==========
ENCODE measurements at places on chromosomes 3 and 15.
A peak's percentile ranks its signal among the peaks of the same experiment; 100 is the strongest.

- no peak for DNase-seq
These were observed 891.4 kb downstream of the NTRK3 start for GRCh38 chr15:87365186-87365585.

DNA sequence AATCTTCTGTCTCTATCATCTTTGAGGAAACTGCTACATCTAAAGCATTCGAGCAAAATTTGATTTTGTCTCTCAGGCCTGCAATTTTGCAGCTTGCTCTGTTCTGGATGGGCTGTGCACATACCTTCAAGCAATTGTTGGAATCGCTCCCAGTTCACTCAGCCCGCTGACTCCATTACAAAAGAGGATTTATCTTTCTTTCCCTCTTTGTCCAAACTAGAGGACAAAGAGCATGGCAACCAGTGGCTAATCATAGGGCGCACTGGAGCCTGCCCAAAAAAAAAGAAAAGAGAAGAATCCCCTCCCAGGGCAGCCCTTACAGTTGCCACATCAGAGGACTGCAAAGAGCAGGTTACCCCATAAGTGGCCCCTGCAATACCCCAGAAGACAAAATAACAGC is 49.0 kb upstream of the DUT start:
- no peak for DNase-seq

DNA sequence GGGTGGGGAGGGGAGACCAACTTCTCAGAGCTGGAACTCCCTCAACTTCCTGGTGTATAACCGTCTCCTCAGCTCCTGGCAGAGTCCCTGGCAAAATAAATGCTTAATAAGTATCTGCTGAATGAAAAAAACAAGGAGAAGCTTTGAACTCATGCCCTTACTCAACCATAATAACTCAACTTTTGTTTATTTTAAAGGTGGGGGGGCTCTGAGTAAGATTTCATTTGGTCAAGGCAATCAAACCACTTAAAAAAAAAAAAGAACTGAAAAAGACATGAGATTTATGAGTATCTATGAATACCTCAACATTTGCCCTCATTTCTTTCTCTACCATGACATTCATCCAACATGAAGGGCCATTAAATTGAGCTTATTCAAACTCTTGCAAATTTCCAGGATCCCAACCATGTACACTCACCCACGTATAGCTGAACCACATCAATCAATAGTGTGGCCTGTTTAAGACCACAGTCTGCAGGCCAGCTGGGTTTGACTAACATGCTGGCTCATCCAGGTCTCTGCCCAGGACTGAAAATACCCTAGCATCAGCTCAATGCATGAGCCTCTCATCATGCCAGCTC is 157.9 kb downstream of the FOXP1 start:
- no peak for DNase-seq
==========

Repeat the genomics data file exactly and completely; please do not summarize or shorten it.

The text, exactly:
ENCODE measurements at places on chromosomes 3 and 15.
A peak's percentile ranks its signal among the peaks of the same experiment; 100 is the strongest.

- no peak for DNase-seq
These were observed 891.4 kb downstream of the NTRK3 start for GRCh38 chr15:87365186-87365585.

DNA sequence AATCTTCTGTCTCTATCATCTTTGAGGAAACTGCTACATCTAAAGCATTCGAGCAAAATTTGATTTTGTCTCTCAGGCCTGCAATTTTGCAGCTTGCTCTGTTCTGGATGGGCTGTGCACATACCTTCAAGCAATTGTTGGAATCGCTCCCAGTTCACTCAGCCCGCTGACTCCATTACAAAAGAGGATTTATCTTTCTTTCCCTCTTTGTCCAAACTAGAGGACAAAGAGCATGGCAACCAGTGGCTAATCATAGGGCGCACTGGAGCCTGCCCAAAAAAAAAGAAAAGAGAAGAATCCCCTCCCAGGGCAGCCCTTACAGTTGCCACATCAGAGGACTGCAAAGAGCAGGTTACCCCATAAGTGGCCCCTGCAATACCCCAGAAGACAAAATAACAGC is 49.0 kb upstream of the DUT start:
- no peak for DNase-seq

DNA sequence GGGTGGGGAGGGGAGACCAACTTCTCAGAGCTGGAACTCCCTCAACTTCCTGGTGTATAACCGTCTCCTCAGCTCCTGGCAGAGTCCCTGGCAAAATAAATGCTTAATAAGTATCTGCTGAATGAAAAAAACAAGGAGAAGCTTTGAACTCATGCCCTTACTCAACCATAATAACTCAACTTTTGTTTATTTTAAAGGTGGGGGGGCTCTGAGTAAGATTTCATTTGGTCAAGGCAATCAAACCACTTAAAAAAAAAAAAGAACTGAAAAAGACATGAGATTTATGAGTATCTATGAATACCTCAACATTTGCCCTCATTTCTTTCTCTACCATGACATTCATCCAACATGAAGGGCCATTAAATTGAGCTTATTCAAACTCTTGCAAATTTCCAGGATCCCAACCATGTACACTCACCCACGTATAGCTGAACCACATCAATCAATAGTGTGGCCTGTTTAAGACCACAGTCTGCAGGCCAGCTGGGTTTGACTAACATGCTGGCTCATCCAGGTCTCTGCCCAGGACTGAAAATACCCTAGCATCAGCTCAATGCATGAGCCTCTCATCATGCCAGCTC is 157.9 kb downstream of the FOXP1 start:
- no peak for DNase-seq